Abstract P102: Consumption of Fruits and Vegetables is Inversely Associated with Academic Performance Index Scores at a Large Urban School District
More than 26% and 22% of 5th and 7th graders, respectively, in Los Angeles County are obese. Recent efforts to address this public health problem have focused on system-level changes in the food environment, especially in school settings. Los Angeles Unified School District (LAUSD), the second largest district in the nation, serves well over 650,000 meals a day, 80% of which go to students who qualify for free or reduced-price lunches (FRPL). Because the National School Lunch Program (NSLP) meals are often the primary source of nutrition for students from low-income families, this setting represents a natural opportunity to examine the effects of offering more healthful foods on student health and academic achievements. Effective in the 2011-12 school year, new standards for the NSLP included increased offerings of fruits and vegetables. Food production records from LAUSD were validated using data from plate waste studies at four randomly selected middle schools. Correlations between food production records and visually monitored plate waste varied by school size (r=0.194 and r=0.722 for large and small schools, respectively). Using school-level data (N=74), race/ethnicity was associated with Academic Performance Index (API) scores; the ethnic composition of each school was associated with the percent of students eligible for FRPL. Simple linear regression (SLR) analyses revealed an inverse association between consumption of fruits and vegetables and API scores (βFV=-1.44, p<0.001). The SLR also revealed an inverse association between percent of English learners and API score (βE=-5.81, p<0.001) as well as an inverse association between percent of students eligible for FRPL and API scores (βL=-3.13, p<0.001). The inverse relationship between healthful food consumption and standardized test scores may be a result of the high correlations between percent of English learners (E), percent of students eligible for FRPL (L) and weight of fruits and vegetables consumed per student (FV) (rE-L=0.80, p<0.001; rE-FV=0.52, p<0.001; rL-FV=0.68, p<0.001). These findings suggest that healthful eating may help optimize physical and cognitive development. Due to their significant contribution to the diets of school children, changes in school meal program offerings could broadly help improve nutrition for children in low-income areas.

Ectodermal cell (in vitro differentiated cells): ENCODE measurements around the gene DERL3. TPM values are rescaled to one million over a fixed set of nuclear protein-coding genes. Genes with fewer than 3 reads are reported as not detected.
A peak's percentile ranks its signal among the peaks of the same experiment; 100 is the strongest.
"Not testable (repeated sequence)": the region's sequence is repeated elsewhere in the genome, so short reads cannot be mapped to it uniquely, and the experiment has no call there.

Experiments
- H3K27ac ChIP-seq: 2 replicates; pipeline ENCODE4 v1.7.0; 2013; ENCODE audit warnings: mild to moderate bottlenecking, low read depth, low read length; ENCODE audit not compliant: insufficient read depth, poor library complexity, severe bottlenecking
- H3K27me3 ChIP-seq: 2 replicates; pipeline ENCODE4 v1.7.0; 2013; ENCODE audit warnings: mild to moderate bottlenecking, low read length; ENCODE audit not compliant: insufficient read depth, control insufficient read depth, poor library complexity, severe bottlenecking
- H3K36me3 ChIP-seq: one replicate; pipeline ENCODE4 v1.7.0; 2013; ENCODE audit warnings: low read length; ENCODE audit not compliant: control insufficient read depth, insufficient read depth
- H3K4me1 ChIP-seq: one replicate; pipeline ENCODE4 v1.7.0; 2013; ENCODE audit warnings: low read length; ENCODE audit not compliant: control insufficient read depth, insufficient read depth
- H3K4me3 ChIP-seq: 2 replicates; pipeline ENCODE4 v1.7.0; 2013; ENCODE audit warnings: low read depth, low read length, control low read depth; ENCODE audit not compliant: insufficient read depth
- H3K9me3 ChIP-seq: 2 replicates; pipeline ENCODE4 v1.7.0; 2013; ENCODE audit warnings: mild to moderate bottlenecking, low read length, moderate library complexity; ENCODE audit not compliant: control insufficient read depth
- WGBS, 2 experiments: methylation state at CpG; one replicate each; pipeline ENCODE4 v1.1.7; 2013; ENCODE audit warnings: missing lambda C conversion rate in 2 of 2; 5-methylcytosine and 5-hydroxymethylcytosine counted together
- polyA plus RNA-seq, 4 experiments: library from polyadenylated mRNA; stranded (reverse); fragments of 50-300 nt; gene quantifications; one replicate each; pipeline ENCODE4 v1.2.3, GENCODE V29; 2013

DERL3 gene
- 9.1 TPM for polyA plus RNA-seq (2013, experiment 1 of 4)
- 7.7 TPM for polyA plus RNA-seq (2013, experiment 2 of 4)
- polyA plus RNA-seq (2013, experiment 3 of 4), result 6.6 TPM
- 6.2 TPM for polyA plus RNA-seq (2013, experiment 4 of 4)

- © 2013 by American Heart Association, Inc.